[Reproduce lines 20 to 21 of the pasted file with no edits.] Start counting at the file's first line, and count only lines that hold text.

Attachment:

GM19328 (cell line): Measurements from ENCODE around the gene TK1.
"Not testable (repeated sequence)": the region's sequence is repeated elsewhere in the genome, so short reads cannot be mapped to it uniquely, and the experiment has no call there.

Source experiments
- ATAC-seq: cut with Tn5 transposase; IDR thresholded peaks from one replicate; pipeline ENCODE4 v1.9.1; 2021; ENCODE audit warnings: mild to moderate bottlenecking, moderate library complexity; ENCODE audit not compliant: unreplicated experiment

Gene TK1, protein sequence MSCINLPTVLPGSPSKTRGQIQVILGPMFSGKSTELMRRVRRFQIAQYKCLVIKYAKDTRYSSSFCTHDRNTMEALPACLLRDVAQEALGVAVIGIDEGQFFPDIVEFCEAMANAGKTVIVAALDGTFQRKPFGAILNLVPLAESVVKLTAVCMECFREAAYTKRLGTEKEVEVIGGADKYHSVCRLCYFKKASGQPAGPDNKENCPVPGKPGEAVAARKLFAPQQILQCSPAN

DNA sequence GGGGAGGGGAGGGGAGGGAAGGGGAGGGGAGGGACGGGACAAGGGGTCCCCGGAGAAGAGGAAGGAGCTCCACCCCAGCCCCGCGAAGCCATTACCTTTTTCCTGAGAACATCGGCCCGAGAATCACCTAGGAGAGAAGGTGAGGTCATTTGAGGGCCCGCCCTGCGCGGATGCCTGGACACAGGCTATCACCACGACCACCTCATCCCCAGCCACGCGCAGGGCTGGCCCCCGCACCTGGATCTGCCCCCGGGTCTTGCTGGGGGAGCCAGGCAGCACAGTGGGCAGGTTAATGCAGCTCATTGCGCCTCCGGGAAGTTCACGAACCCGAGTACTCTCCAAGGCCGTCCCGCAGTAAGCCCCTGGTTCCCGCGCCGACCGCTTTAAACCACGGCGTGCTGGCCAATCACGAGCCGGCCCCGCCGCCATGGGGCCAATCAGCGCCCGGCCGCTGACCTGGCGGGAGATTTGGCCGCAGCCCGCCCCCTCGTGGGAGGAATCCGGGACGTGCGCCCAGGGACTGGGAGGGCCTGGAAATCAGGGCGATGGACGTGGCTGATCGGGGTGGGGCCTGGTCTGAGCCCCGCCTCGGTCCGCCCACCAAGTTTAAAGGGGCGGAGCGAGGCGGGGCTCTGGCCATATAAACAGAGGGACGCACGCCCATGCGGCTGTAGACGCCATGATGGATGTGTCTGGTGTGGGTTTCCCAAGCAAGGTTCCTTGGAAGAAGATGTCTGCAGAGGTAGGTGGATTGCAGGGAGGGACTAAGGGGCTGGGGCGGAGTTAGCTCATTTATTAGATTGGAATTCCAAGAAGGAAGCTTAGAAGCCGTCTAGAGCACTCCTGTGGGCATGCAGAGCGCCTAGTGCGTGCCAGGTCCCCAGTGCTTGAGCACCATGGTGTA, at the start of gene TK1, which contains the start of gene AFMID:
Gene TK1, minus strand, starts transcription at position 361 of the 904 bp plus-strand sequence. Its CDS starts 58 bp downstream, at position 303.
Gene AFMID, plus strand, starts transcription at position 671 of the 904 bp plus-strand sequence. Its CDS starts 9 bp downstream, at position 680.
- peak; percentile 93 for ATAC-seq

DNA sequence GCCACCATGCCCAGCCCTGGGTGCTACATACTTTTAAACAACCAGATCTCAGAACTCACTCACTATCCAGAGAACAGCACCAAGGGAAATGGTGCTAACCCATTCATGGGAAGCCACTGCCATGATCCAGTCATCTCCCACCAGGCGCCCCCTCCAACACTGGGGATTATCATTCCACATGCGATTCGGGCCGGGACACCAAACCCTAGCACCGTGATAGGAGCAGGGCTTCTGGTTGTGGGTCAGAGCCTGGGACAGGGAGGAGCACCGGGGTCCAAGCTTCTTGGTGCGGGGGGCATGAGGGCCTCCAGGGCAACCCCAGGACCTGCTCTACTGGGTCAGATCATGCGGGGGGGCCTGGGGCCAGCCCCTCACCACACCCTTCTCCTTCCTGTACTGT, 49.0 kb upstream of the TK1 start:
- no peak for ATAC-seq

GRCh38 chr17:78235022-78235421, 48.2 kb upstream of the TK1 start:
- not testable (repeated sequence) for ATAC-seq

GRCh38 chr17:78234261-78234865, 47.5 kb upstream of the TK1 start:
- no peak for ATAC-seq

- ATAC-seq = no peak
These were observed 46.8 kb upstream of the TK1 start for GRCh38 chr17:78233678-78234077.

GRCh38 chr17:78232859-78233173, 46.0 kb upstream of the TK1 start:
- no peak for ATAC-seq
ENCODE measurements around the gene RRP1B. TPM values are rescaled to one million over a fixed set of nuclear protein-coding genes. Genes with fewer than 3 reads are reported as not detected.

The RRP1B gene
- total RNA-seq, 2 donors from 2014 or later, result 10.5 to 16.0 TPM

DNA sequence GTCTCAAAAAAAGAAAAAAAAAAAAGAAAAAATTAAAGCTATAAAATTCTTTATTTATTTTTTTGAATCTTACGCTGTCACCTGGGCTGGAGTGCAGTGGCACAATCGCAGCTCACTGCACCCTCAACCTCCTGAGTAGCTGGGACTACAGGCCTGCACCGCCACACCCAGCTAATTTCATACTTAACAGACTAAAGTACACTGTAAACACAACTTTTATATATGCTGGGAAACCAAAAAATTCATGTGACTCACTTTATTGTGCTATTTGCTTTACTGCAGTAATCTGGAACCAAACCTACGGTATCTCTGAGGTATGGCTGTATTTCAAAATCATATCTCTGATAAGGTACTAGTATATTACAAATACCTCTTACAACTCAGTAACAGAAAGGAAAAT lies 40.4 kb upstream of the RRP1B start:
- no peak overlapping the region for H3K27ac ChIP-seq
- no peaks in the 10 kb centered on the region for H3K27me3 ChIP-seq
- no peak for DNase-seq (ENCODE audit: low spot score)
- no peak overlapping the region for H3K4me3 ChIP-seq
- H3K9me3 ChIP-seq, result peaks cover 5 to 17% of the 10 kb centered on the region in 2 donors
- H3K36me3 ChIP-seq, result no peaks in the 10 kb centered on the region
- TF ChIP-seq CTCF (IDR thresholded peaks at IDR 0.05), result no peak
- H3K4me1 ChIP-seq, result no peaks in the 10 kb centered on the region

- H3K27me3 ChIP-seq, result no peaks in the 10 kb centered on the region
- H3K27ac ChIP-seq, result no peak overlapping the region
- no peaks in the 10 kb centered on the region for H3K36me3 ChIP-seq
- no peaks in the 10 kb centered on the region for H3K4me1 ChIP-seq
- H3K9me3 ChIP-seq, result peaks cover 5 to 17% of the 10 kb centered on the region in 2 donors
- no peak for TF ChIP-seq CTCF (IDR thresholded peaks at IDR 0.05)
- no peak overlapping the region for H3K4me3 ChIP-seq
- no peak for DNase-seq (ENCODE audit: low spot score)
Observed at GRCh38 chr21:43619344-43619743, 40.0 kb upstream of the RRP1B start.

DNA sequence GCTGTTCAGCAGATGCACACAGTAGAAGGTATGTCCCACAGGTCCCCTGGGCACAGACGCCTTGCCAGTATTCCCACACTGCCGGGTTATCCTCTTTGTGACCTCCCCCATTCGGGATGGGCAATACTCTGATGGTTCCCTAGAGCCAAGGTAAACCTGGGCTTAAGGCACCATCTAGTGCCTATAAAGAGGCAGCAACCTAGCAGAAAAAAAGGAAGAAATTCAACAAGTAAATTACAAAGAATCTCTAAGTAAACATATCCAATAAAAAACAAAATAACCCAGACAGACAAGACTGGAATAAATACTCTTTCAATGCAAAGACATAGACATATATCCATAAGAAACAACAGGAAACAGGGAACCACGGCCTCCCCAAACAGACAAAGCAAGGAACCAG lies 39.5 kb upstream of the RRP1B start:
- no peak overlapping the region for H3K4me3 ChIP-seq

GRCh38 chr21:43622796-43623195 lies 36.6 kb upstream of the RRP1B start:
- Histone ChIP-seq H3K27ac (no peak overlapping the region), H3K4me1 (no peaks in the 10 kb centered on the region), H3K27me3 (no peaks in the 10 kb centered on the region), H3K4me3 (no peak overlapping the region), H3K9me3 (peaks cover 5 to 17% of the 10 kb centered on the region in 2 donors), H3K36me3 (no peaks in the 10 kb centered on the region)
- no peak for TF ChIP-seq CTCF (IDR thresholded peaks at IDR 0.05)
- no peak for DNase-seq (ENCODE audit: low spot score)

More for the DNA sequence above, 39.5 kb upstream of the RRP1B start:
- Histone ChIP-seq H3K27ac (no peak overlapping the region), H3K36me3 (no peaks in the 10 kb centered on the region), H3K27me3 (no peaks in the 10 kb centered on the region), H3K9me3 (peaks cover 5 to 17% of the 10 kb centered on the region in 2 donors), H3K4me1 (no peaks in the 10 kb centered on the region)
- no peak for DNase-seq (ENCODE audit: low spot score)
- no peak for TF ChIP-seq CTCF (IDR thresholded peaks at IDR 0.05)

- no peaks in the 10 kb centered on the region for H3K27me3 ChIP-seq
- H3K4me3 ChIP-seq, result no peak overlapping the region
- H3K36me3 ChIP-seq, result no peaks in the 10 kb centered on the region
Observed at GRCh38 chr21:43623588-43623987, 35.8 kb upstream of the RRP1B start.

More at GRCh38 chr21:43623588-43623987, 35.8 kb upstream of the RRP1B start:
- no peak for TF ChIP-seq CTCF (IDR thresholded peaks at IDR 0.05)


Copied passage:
ENCODE measurements around the gene RRP1B. TPM values are rescaled to one million over a fixed set of nuclear protein-coding genes. Genes with fewer than 3 reads are reported as not detected.

The RRP1B gene